In concrete terms, the president has a very limited role. He or she (until now, always “he”) has some powers and a role during the change of government but even those are mostly formal.
He does not really have the power to dissolve the Bundestag (the lower chamber of parliament) when he sees fit, he can only do that if the parliament fails to agree on a chancellor or after a failed vote of confidence. (Incidentally, there are some legal debates on what exactly the role of the president is in those case especially when the failed vote of confidence was actually engineered by the chancellor and his or her majority to provoke new elections.)
The president also signs the laws before they are enacted and could in theory exercise a kind of “veto” that would need to be resolved in one way or another. But he can only do it under limited conditions (see comments) and seldom uses that to exert influence in practice. It does however happen (mostly the president indicates his concern and the law does not make it to his desk). Presidents have also referred statutes to the federal constitutional court.
Beyond the formal competences defined in the constitution, the president is expected to be politically neutral. The current president's outspoken views is a strong break from tradition. Even the fact that he merely voiced an opinion about a coalition in one of the federated states has been criticized.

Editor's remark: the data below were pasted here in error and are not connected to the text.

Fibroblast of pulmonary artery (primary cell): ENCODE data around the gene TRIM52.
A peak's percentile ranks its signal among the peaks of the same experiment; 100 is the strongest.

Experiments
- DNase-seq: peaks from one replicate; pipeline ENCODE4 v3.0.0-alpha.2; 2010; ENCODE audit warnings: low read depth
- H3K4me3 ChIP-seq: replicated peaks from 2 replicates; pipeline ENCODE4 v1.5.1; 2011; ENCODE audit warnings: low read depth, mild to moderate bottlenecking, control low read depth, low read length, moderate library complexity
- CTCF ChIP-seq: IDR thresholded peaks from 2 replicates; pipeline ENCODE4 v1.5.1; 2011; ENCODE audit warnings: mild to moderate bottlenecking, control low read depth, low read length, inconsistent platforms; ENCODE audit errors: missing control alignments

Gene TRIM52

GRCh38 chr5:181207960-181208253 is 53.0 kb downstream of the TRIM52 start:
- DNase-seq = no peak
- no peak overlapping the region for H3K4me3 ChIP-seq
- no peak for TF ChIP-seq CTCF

I am therefore not sure how the idea of “separation of powers” applies here. Both the chancellor and president can be regarded as part of the executive branch but the chancellor and the government effectively have almost all executive powers and an important role in preparing legislation too.
If you must draw an analogy, the chancellor could (with lots of caveats) be considered as the counterpart of US or French presidents (when they have a parliamentary majority, which has not always been the case in those countries) and of course like the prime minister in constitutional monarchies (the UK, Spain, Belgium, the Netherlands, Norway, Denmark, Sweden, etc.). Like in other parliamentary republics (Ireland, Portugal, Italy), the president does have some modest role but the title should not mislead you in thinking it is in any way similar to the president of the US.